The new Bainbridge Island Fire Station 21, the island’s headquarters station, is designed to be an integral part of the community’s civic identity for decades to come. The station replaces an aging facility built in 1978, when the island’s population was less than a tenth of its current population of over 24,000. It’s the result of an in-depth needs assessment process that evaluated and articulated deficiencies in the old station’s building systems, structural integrity, ADA accessibility, and functional capacity.
As a centrally located and publicly funded facility, the station’s importance to the community was clear from the outset. The designers sought to capture this significance with a facility that has a strong visual presence and clearly communicates the department’s identity. This was achieved through the use of fire engine red in the entry wall, a color the community associates with the department. This striking color is part of a wayfinding strategy that highlights the station number and creates a common visual language with the in-progress Station 22 (which will share complementary materials), and the existing, repainted, Station 21. The entry is the central point of focus for the public, and includes a plaza with seat walls for visitors and staff. The plaza serves as a flexible outdoor amenity space and can be used as an extension of an adjacent, publicly-accessible community room.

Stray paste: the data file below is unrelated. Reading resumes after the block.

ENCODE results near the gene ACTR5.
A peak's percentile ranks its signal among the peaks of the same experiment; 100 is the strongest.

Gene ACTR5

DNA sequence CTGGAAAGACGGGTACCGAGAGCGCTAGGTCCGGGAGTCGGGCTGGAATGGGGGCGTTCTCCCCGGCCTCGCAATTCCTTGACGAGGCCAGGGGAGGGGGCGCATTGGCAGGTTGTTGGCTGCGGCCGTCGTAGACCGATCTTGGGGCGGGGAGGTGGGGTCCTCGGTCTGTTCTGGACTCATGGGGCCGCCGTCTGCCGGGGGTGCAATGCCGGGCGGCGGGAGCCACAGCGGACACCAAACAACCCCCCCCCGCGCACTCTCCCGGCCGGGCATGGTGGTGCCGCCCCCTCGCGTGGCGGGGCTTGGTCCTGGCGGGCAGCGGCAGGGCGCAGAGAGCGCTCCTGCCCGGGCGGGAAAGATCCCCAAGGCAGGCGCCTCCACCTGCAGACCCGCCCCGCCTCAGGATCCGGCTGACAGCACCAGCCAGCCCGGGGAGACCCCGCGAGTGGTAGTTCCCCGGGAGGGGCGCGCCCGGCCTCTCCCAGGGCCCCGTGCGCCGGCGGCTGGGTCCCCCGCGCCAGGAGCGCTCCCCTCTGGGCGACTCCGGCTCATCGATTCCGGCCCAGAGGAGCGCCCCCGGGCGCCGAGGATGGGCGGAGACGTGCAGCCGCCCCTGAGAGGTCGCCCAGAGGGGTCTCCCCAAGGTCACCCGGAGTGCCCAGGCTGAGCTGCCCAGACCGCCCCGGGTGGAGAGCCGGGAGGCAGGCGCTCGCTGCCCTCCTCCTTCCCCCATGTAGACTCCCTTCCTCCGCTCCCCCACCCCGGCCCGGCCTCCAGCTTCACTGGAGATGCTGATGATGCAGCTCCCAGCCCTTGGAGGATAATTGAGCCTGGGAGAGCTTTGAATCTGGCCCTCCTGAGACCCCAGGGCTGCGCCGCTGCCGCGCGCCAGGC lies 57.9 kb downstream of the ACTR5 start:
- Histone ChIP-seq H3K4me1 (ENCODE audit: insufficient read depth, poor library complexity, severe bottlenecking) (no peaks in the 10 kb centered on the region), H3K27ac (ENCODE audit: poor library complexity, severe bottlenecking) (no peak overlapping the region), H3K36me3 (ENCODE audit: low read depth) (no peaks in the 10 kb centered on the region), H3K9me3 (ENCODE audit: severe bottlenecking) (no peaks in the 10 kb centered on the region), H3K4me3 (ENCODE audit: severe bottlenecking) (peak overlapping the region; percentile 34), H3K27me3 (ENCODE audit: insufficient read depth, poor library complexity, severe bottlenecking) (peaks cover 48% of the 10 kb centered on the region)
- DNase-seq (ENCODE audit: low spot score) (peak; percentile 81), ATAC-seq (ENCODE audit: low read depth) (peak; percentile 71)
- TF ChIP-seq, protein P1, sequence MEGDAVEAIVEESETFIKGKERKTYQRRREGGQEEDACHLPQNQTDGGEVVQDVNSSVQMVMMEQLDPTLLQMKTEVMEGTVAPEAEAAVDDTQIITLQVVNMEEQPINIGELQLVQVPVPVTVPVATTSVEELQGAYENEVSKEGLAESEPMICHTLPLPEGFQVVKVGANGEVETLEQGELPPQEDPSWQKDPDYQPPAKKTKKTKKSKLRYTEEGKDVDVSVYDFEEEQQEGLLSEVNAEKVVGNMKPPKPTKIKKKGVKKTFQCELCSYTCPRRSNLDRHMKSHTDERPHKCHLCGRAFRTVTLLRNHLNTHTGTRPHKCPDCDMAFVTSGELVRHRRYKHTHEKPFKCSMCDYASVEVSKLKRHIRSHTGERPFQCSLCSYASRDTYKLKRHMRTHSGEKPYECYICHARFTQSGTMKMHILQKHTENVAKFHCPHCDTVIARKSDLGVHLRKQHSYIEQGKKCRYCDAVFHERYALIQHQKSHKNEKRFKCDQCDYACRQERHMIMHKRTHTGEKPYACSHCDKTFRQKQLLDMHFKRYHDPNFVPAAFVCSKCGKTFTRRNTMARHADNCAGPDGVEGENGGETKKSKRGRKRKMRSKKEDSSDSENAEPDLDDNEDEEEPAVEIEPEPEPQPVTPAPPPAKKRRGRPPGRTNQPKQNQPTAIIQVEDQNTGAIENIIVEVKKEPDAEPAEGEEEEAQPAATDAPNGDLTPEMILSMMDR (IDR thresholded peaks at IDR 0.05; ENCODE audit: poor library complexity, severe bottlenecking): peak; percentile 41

The station, beyond housing the station’s staff, also provides administrative offices, a community room, and air ambulance services from an on-site helipad. The station has five drive-thru bays and two pull-in bays, support space, living area, bunk rooms for seven firefighters and two officers, a fitness room, a training room, offices for administrative and command staff, and a public community room.